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Gastroenterology Research and Practice
Volume 2012, Article ID 682156, 9 pages
Research Article

Influence of Diet and Tobacco Smoking on Pancreatic Cancer Incidence in Poland in 1960–2008

National Food and Nutrition Institute, Powsińska Street 61/63, 02-903 Warsaw, Poland

Received 25 May 2012; Revised 12 November 2012; Accepted 22 November 2012

Academic Editor: Grazyna Rydzewska

Copyright © 2012 Mirosław Jarosz et al. This is an open access article distributed under the Creative Commons Attribution License, which permits unrestricted use, distribution, and reproduction in any medium, provided the original work is properly cited.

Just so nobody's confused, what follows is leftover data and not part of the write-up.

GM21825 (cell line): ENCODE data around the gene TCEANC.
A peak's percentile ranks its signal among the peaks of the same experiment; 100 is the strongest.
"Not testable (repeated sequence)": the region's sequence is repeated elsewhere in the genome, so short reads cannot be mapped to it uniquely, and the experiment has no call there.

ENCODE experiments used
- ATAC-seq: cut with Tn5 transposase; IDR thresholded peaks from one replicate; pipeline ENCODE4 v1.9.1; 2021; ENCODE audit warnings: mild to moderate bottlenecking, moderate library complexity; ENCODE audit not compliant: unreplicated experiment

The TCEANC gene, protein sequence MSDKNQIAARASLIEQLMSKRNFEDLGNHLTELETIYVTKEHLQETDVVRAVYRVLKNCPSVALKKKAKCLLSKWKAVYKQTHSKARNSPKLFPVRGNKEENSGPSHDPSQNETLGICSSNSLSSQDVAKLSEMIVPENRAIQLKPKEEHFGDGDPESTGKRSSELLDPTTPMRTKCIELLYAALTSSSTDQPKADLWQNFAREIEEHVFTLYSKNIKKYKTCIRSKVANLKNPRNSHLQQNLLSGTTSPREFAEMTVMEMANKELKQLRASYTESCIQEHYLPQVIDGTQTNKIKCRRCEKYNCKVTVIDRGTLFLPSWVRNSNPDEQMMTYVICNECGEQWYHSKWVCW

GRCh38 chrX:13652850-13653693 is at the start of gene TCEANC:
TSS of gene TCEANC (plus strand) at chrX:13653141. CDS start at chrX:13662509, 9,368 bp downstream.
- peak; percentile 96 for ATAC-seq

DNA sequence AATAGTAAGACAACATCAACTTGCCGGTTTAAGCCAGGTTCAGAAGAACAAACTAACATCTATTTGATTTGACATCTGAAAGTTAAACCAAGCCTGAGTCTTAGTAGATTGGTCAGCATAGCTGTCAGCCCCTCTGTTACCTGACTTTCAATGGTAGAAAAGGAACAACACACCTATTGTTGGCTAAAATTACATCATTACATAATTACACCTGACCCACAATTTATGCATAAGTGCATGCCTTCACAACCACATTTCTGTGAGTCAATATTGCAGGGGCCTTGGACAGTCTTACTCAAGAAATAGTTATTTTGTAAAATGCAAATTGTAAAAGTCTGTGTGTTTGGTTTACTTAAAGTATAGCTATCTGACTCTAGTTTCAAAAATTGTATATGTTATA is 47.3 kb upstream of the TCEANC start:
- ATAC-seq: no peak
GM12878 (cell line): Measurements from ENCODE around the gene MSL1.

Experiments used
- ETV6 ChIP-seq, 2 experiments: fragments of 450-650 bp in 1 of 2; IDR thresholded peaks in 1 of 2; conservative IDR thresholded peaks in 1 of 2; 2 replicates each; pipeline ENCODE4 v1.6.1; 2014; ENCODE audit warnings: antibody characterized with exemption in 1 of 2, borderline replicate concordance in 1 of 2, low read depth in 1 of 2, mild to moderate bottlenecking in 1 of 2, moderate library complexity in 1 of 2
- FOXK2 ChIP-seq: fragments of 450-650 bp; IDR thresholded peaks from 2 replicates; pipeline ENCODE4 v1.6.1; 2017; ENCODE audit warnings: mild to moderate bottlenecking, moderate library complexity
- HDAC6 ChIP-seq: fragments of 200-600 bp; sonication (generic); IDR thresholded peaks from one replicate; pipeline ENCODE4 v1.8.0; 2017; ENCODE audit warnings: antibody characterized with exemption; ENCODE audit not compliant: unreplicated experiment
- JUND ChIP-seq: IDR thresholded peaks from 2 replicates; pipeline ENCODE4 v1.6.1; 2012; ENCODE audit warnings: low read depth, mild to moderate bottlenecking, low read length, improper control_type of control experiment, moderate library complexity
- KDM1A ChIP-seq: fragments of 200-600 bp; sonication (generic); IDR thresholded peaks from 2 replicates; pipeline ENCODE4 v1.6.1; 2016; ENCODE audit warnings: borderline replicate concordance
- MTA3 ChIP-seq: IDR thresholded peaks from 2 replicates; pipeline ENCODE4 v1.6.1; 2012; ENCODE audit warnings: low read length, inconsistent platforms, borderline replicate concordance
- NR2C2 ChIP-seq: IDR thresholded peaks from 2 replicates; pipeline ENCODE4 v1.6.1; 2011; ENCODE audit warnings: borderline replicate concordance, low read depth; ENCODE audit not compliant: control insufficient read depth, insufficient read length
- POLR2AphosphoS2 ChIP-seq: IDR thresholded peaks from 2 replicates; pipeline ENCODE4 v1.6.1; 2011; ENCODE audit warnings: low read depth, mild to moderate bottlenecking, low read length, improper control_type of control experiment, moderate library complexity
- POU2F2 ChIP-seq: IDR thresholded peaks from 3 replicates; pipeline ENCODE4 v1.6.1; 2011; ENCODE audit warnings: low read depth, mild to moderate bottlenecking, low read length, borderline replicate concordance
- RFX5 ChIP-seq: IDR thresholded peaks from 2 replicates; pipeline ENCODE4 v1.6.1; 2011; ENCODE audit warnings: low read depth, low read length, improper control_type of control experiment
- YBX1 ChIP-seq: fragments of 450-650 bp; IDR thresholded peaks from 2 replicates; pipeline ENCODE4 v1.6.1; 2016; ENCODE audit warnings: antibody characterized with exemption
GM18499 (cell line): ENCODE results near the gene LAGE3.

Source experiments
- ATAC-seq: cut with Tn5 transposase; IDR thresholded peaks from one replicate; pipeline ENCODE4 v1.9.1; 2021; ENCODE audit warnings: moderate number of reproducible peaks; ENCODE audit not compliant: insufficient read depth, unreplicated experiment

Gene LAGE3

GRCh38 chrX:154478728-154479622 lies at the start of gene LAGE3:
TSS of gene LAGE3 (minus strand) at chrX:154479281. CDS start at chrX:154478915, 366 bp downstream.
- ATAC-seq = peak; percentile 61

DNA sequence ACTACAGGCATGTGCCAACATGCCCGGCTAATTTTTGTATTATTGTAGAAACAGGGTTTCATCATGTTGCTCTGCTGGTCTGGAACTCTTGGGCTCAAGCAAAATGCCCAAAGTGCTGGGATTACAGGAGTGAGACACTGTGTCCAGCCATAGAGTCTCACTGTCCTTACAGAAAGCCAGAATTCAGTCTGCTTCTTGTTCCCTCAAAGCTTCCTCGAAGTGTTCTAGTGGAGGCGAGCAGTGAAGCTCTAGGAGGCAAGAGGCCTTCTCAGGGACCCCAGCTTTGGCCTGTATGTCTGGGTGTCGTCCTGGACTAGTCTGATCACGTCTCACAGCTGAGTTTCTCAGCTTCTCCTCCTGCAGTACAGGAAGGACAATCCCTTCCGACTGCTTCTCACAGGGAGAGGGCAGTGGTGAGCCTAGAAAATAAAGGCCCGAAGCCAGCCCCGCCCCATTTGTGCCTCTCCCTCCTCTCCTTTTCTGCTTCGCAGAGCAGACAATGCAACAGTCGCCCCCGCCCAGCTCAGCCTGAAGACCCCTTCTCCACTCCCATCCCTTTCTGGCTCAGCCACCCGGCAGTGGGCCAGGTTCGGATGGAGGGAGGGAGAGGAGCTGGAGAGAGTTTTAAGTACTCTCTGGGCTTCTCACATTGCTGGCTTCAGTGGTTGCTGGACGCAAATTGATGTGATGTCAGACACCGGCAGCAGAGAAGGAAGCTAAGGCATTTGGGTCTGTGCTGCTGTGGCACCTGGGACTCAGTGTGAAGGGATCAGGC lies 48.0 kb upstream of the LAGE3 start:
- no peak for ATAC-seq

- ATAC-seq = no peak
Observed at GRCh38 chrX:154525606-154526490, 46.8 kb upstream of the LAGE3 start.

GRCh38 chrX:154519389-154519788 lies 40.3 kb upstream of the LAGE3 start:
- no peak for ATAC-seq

The aim of the study was to investigate the relationship between pancreatic cancer incidence and selected dietary factors, alcohol consumption, and tobacco smoking in Poland in 1960–2008. Data on pancreatic cancer morbidity were derived from the National Cancer Registry and on food consumption from the national food balance sheets. In 1960–1989 correlations were found between pancreatic cancer incidence rates and energy (0.60 for males and 0.57 for females), cholesterol (0.87 and 0.80), fibre (−0.84 and −0.89) and folate (−0.45 and −0.49) intake, the consumption of total fats (0.94 and 0.91), animal fats (0,90 and 0,82), sugar (0.88 and 0.87), cereals (−0.93 and −0.91), and alcohol (0.86 and 0.82). In 1990–2008 morbidity correlated with the consumption of red meat (0.67 and 0.48), poultry (−0.88 and −0.57), and fruit (−0.62 and −0.50). Correlation with tobacco smoking was observed in the whole studied period (0.55 and 0.44). Increased incidence of pancreatic cancer in 1960–1995 was probably related to adverse dietary patterns up to 1989, especially high consumption of fats, sugar, and alcohol. Further positive changes in the diet such as lowering red meat consumption and increasing fruit consumption could influence incidence reduction in recent years. Also changes in tobacco smoking could affect the morbidity.